EMPI was already offering kits to bolt onto scrapped Beetle chassis but the Sportsters were angular and steel, as appealing as beach furniture piled up by a hurricane. Meyers, used to crafting fibreglass, got to work with his pen and called his cheeky and stubby design the Manx, after the short-tailed cat.
“I’m an artist and I wanted to bring a sense of movement and gesture to the Manx,” he told Top Gear. “Dune buggies have a message: fun. They’re playful to drive and should look like it. Nothing did at the time. So I looked at it and took care of the knowns. The top of the front fenders had to be flat to hold a couple of beers, the sides had to come up high enough to keep the mud and sand out of your eyes, it had to be compatible with Beetle mechanicals, and you had to be able to build it yourself. Then I added all the line and feminine form and Mickey Mouse adventure I could.”
His first 12 monocoque bodies were super tough and only needed the VW engine transmission and suspension bolting to them, but they were tricky to make and demand was surging. He redesigned the body for a shortened VW floorpan, putting him on his way to churning out 5280 Manx kits and hundreds of Manx IIs. Soon the design was being copied or cloned around the world.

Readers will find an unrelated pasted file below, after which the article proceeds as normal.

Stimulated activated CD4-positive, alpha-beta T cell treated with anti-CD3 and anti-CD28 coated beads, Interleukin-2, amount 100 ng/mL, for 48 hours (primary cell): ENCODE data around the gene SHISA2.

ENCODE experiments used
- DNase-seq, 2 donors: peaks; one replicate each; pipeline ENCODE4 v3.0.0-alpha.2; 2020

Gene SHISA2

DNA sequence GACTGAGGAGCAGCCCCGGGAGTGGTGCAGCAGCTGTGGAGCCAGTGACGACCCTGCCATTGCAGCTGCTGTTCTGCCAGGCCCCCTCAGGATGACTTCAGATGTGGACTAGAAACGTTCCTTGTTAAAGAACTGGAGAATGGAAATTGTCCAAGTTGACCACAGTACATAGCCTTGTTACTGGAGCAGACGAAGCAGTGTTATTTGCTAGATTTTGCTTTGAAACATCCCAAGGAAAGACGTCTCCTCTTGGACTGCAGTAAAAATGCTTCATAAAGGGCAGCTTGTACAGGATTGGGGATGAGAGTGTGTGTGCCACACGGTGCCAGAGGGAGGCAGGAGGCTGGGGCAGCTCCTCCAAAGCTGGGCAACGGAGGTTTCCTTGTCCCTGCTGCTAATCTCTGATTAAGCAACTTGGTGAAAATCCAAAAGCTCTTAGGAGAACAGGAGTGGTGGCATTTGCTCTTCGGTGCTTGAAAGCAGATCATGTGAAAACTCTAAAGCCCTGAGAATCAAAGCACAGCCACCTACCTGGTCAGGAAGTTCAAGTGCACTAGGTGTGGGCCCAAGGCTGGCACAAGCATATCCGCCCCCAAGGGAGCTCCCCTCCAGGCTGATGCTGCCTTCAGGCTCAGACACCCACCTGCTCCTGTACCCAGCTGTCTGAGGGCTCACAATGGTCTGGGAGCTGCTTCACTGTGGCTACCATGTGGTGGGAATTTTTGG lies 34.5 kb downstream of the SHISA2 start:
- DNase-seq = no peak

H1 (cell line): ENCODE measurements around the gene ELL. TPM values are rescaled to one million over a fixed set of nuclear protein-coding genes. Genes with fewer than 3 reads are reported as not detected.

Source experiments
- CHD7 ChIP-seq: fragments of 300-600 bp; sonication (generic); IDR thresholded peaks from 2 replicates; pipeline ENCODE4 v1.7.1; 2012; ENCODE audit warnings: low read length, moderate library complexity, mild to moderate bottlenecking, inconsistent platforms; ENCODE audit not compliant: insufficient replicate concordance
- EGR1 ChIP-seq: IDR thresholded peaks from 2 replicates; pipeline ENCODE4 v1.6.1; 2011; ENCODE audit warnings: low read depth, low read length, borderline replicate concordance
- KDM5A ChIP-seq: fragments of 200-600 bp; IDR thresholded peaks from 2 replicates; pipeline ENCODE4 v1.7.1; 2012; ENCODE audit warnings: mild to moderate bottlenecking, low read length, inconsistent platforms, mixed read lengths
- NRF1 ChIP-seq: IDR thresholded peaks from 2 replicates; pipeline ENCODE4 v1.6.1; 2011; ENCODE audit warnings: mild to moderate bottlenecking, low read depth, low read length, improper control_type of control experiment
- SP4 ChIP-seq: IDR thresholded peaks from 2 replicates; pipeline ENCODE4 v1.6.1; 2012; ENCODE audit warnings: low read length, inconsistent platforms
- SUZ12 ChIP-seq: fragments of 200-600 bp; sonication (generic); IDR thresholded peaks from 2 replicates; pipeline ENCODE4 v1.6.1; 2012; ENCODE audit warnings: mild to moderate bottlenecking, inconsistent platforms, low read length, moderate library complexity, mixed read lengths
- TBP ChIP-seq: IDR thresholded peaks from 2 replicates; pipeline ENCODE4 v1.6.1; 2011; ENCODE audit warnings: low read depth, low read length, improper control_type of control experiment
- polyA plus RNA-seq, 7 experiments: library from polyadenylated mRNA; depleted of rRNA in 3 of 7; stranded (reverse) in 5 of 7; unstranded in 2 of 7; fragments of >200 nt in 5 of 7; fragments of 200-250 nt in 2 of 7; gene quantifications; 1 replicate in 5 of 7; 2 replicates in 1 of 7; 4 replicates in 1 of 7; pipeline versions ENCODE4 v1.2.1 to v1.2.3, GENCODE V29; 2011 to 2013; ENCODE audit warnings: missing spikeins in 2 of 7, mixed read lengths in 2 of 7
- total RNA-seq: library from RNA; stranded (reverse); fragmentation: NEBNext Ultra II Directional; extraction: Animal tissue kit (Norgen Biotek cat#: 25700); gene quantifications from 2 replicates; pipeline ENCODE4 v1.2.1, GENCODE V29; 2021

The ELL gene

Steve McQueen and Faye Dunaway drove a Dune Buggy in the 1968 movie The Thomas Crown Affair. Elvis Presley got in on the act in Live a Little, Love a Little from the same year, and in Watch Out, We’re Mad (1974), a red Dune Buggy, driven by Terence Hill and Bud Spencer, stole the show.